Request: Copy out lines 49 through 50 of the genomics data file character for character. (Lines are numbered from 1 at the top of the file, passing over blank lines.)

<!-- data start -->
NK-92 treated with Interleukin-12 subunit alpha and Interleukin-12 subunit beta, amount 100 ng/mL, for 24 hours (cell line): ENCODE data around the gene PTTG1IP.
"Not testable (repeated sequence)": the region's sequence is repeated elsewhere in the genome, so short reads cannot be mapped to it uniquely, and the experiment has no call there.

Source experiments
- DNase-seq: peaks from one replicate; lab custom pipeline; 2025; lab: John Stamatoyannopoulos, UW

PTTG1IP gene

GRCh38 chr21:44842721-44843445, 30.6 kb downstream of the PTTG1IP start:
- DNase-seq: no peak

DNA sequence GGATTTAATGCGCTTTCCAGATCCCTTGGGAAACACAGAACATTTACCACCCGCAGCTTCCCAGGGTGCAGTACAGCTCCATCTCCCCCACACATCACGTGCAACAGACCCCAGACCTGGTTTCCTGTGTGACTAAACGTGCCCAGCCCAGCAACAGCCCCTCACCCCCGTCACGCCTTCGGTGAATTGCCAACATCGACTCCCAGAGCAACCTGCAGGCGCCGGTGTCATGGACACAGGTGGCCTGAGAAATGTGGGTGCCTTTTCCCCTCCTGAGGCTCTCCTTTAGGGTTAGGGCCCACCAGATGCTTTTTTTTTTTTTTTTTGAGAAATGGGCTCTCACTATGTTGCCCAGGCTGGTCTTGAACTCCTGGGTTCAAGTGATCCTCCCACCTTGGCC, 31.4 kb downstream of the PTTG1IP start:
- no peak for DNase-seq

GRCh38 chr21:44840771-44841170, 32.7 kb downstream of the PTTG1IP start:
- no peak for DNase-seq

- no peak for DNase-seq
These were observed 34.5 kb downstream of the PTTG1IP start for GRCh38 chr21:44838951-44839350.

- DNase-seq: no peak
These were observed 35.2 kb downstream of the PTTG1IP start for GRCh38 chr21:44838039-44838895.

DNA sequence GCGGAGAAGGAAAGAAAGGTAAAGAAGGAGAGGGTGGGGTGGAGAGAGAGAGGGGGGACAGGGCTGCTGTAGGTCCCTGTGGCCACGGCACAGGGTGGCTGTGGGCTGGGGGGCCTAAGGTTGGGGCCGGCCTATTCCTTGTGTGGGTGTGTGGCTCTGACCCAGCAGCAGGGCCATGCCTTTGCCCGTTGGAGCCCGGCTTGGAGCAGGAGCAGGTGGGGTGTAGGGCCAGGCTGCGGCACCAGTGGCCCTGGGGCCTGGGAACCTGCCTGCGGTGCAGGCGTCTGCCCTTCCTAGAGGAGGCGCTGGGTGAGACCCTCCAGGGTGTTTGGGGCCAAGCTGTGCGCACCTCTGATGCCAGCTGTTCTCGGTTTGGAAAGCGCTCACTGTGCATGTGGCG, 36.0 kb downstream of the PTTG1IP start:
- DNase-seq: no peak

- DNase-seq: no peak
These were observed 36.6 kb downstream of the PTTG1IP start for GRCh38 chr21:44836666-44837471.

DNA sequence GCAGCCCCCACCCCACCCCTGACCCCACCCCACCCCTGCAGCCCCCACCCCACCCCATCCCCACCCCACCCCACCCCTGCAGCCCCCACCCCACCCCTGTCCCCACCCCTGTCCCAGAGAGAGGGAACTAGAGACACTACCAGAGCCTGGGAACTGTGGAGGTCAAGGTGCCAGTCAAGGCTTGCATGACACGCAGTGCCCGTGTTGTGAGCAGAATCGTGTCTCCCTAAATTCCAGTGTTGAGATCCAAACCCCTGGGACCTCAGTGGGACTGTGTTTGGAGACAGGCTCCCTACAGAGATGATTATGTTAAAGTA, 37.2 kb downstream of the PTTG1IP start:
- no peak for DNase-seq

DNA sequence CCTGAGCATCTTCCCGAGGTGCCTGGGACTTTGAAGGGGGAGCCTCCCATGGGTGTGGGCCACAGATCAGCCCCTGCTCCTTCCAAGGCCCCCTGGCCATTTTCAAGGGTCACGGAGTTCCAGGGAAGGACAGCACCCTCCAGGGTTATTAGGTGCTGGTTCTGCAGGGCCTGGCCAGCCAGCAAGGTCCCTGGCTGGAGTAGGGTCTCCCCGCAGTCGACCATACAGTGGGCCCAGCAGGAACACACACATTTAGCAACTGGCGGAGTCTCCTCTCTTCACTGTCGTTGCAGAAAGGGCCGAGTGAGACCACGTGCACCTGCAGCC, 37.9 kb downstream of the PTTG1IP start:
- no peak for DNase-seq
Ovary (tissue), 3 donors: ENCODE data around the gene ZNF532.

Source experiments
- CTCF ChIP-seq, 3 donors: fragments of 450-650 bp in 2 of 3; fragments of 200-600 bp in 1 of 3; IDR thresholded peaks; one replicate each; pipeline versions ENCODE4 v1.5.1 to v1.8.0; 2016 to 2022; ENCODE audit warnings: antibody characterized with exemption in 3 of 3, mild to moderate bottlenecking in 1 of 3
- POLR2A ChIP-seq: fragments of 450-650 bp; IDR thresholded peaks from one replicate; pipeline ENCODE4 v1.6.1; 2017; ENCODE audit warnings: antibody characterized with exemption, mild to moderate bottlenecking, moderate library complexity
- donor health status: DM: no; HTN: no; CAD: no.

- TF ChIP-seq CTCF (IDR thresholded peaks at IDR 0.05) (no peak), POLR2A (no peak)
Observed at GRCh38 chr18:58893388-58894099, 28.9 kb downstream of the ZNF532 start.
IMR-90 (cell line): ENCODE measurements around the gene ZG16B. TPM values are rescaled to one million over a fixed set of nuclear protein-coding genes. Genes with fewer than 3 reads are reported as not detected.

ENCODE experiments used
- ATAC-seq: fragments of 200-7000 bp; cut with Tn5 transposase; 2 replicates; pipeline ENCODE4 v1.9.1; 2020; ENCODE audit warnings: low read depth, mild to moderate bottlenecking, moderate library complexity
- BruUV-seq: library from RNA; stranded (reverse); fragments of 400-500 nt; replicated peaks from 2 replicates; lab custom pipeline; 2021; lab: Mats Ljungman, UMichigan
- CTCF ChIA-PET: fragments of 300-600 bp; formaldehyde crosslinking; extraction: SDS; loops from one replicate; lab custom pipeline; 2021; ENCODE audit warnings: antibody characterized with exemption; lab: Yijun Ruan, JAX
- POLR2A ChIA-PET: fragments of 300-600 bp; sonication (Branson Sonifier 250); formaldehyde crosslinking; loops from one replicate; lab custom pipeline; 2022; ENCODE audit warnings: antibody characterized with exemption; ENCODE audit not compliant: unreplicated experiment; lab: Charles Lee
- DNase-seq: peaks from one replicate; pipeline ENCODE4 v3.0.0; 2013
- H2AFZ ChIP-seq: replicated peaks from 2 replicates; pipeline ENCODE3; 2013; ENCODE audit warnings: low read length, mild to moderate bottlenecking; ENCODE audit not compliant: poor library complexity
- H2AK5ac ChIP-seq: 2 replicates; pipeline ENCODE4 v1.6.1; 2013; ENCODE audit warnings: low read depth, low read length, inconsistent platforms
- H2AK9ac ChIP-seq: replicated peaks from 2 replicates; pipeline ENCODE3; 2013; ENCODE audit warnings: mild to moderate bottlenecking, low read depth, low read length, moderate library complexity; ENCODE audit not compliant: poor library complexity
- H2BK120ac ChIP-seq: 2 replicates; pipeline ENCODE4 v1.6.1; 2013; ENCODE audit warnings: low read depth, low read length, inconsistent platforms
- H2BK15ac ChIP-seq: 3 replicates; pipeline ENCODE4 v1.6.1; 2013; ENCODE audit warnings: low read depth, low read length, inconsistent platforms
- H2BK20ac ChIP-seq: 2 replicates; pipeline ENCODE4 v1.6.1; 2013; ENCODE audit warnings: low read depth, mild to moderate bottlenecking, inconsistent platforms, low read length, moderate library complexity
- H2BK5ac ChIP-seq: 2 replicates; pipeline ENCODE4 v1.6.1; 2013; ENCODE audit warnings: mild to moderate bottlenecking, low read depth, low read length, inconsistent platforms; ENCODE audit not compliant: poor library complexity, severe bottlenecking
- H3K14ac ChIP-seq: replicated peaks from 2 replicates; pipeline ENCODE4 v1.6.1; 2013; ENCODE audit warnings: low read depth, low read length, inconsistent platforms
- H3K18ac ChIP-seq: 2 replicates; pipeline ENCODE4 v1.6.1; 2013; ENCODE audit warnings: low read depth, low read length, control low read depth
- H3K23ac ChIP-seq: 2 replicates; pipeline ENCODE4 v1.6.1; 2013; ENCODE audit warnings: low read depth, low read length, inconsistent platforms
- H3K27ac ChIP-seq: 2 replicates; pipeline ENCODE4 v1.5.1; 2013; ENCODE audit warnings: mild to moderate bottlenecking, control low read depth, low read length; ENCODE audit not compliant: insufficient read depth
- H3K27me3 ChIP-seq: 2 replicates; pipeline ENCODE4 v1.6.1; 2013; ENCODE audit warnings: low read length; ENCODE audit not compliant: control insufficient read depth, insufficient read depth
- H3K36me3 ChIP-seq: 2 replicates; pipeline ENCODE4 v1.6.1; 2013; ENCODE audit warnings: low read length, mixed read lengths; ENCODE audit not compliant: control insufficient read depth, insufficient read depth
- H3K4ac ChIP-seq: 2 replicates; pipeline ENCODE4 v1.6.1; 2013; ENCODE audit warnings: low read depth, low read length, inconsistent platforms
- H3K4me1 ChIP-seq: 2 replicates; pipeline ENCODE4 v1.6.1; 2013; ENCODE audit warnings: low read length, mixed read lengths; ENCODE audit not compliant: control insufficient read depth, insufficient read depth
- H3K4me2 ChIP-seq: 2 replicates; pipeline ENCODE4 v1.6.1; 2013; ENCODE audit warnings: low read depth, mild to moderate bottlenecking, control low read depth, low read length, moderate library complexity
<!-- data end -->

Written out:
- H3K27me3 ChIP-seq: 2 replicates; pipeline ENCODE4 v1.6.1; 2013; ENCODE audit warnings: low read length; ENCODE audit not compliant: control insufficient read depth, insufficient read depth
- H3K36me3 ChIP-seq: 2 replicates; pipeline ENCODE4 v1.6.1; 2013; ENCODE audit warnings: low read length, mixed read lengths; ENCODE audit not compliant: control insufficient read depth, insufficient read depth